January 30, 2012


By Alice McDermott
~6600 words

A tale of first love and heartbreak in the Great Depression.

The third-person narrative is told from the point of view of the main character, Marie. She is seventeen at the time of the events narrated, but her recollections are filtered through a perspective that is referred to as "a lifetime later."

The strength of the story lies in several beautifully written passages that convey the fallen quality of the characters:
She wanted to reach behind her neck and unhook the flesh from the bone, open it along the zipper of her spine, step out of her skin, and throw it to the floor. Back, shoulder, stomach, and breast. Trample it. Raise a fist to God for how he had shaped her in that first darkness: unlovely and unloved.
Across a lifetime, she could see that her brother had been no more able to step out of his flesh—face, chest, and limb—than she was. That he bore in those days his own blasted vision of a lost future.
Overall, however, the well-crafted characters fail to command sufficient sympathy from the reader. Marie's boyfriend, Walter Hartnett, is a shallow young man who can't keep his eyes on his date and ends up leaving her for a prettier specimen because, as he tells Marie, "It's the best-looking people who have all the chances." The lack of sympathy one feels for Walter is surely part of the author's design, but the problem is that it makes it hard to understand what Marie sees in him or how, on the basis of one date in which he gnaws at her breast "like an infant nursing," she can fall head over heels in love. The pathos is overdone at times—her "poor pale breast," her tears that "churned like the sea," etc.—but even when it's effective, the reader's sympathy is mitigated by the fact that Marie is clearly better off without Walter, as she seems to recognize later in life:
When her daughters began dating she told them, "Here's a good rule: If he looks over your head while you're talking, get rid of him. Walter Hartnett…" But by then they would throw up their hands: "Jesus, Mom, no more Walter Hartnett stories."
Perhaps the most interesting character is Marie's brother, Gabe, who has left the priesthood for unexplained reasons and, in a poignant final scene, comforts his sister when Walter abandons her. But his powerful role seems to come too little, too late.

The story's structure implies a significant lag between the time of the events narrated (1937) and that of their narration. If the latter is assumed to be roughly contemporaneous with the publication of the story—and the reader is given no reason to assume otherwise—then the main character would be around ninety years old in the present. This mature, "lifetime later" perspective, potentially rich in narrative irony, is insufficiently exploited. Except for mentioning that the daughters were told to avoid men like Walter, the narrator reveals very little about the adult Marie's attitude toward the relationship or why, presumably near the end her life, she continues to think about it. These lacunae give the story the feel of a novel extract that doesn't stand well on its own.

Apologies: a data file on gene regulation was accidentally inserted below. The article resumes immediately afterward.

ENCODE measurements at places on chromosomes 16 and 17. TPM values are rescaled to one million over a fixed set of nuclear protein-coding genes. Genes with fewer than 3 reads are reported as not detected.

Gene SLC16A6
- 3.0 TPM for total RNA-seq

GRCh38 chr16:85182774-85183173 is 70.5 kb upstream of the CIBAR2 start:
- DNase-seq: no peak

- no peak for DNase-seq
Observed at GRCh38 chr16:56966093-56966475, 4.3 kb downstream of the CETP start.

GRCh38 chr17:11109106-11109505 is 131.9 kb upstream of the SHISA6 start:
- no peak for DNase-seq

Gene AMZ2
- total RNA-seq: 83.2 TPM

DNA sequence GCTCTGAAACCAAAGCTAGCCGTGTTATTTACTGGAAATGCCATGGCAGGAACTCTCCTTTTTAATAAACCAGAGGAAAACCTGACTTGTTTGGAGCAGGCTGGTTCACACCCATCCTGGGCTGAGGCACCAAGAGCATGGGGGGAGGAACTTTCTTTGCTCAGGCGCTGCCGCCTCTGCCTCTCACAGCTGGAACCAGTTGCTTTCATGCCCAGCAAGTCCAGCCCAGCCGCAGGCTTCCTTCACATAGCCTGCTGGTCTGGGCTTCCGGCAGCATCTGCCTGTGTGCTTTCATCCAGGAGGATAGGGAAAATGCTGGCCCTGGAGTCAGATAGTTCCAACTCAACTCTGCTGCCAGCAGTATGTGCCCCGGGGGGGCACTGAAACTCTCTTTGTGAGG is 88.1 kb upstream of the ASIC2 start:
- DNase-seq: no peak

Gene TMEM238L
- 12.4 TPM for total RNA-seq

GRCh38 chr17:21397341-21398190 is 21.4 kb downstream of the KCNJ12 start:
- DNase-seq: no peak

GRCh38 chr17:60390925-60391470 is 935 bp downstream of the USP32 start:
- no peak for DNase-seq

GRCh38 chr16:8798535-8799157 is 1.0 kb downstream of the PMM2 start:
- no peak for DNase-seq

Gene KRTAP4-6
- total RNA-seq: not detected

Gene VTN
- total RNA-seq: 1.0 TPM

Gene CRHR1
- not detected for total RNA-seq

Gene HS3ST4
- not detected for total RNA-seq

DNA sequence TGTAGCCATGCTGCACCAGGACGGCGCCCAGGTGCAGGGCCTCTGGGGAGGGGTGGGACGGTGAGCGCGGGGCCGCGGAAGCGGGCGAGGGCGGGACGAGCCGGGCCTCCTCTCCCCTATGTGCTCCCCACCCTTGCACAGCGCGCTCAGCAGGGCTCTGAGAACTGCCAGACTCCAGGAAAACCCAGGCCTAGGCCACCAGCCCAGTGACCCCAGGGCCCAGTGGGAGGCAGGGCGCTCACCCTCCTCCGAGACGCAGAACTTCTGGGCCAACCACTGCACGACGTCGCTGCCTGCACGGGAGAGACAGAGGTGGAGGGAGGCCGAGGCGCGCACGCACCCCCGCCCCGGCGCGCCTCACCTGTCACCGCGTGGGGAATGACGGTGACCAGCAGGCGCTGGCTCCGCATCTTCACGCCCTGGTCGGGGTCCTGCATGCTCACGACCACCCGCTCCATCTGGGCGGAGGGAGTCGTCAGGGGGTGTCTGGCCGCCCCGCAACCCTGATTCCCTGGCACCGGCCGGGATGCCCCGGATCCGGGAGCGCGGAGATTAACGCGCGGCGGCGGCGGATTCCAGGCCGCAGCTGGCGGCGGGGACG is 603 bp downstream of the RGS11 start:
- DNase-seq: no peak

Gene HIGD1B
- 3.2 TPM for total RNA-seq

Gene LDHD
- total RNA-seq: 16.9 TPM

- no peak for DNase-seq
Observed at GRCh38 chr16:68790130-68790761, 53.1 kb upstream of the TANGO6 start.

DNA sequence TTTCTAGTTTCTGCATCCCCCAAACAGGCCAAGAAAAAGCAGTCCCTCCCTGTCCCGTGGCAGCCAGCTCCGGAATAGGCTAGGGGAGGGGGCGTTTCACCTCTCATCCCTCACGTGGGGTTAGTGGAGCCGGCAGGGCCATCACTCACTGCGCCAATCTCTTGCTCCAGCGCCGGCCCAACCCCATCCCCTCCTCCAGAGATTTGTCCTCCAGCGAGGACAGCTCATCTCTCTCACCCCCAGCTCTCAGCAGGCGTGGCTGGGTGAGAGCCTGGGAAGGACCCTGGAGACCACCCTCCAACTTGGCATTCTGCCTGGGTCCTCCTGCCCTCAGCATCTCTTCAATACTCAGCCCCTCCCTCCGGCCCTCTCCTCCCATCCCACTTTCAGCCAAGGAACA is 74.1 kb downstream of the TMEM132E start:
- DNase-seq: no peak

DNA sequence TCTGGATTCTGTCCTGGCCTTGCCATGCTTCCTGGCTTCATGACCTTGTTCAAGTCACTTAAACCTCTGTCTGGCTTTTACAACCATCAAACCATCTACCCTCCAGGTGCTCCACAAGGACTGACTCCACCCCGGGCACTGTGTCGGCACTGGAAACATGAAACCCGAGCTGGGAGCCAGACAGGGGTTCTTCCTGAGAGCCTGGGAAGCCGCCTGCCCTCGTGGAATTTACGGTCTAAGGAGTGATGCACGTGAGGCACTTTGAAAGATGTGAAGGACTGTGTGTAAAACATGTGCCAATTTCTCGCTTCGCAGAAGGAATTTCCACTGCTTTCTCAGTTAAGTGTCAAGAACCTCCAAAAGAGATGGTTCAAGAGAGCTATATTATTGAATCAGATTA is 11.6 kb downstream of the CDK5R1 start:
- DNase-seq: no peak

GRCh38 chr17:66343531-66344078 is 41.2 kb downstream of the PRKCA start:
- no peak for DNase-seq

Finally, for a story that takes place seventy-five years ago, the paucity of historical markers or of a general sense of time and place is disappointing. The setting feels as though it could be almost anywhere. A closer attention to the social fabric of the Great Depression would have been interesting, especially given our current economic cycle. The dialect, too, seems a bit off, as in Marie's reply to Walter when he asks about her eye at the beginning of the story:
"Nothing wrong with it," she said. "This one just screws up on me sometimes. When the sun's strong."
If the missing is in the first sentence is intentional, it presumably conveys a substandard dialect that is not, however, consistently conveyed in the story. Additionally, the use of "screws up," while probably perfectly current in the American English of 1937 (in the sense of "to squint"), has such a strong contemporary ring to it that it seems inadvisable as part of the main character's first utterance.

Story arcs as threadbare as "girl gets boy, girl loses boy" must rely on elements such as character, setting, and voice to carry them across the finish line. Despite some finely written passages, "Someone" doesn't quite make it.


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